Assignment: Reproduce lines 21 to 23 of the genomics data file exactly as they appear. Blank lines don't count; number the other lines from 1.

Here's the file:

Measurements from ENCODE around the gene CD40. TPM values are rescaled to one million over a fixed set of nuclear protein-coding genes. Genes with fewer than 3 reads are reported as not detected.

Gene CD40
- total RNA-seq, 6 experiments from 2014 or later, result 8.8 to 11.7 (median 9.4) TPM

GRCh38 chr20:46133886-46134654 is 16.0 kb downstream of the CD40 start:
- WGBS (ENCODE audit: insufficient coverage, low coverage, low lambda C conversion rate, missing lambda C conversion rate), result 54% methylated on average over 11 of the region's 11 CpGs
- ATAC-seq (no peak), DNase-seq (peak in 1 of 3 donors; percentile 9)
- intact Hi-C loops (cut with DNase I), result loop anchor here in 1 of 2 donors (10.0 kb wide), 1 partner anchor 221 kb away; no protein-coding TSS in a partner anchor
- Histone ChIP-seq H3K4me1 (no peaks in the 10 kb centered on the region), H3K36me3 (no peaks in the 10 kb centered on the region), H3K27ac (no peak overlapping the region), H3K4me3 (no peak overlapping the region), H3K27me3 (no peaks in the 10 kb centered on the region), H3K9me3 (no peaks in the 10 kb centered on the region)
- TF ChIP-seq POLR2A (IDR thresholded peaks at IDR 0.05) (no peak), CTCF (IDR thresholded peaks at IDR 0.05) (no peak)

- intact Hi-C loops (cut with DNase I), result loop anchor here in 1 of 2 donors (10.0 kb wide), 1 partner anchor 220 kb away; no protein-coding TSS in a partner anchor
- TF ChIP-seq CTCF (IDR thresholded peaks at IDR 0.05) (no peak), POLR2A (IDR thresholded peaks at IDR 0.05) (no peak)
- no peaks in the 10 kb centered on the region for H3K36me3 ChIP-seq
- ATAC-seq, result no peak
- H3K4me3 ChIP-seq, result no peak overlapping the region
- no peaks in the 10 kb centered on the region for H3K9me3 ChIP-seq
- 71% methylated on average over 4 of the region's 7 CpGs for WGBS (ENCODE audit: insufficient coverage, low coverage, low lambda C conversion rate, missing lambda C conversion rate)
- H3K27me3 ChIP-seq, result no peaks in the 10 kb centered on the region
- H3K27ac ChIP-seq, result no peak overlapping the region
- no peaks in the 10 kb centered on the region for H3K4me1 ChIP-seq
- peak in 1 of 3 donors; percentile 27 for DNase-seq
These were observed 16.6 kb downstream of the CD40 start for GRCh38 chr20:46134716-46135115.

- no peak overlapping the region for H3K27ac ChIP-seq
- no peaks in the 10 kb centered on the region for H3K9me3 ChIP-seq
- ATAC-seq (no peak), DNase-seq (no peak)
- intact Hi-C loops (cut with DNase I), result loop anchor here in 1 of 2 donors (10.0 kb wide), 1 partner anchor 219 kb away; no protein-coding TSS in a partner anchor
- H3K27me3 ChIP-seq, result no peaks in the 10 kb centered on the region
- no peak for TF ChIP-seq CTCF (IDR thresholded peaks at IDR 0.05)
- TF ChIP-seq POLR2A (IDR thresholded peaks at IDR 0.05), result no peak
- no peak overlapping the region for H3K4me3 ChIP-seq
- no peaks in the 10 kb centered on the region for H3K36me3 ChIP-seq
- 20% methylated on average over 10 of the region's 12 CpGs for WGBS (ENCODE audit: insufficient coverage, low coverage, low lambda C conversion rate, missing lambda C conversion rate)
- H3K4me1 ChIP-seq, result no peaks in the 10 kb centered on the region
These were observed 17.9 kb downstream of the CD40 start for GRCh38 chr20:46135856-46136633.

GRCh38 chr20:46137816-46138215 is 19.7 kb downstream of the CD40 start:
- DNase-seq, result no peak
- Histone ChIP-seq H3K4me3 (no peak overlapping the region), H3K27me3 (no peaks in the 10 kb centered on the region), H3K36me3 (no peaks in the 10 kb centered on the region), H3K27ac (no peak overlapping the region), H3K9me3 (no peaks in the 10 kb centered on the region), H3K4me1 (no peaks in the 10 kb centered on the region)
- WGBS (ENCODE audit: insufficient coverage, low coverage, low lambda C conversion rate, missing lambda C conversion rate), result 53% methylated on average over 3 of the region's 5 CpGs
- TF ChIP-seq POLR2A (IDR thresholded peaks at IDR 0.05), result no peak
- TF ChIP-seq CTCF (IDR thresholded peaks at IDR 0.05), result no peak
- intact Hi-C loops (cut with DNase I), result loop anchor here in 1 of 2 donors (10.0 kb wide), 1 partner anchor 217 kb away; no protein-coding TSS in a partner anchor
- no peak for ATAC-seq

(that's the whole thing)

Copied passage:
These were observed 16.6 kb downstream of the CD40 start for GRCh38 chr20:46134716-46135115.

- no peak overlapping the region for H3K27ac ChIP-seq
- no peaks in the 10 kb centered on the region for H3K9me3 ChIP-seq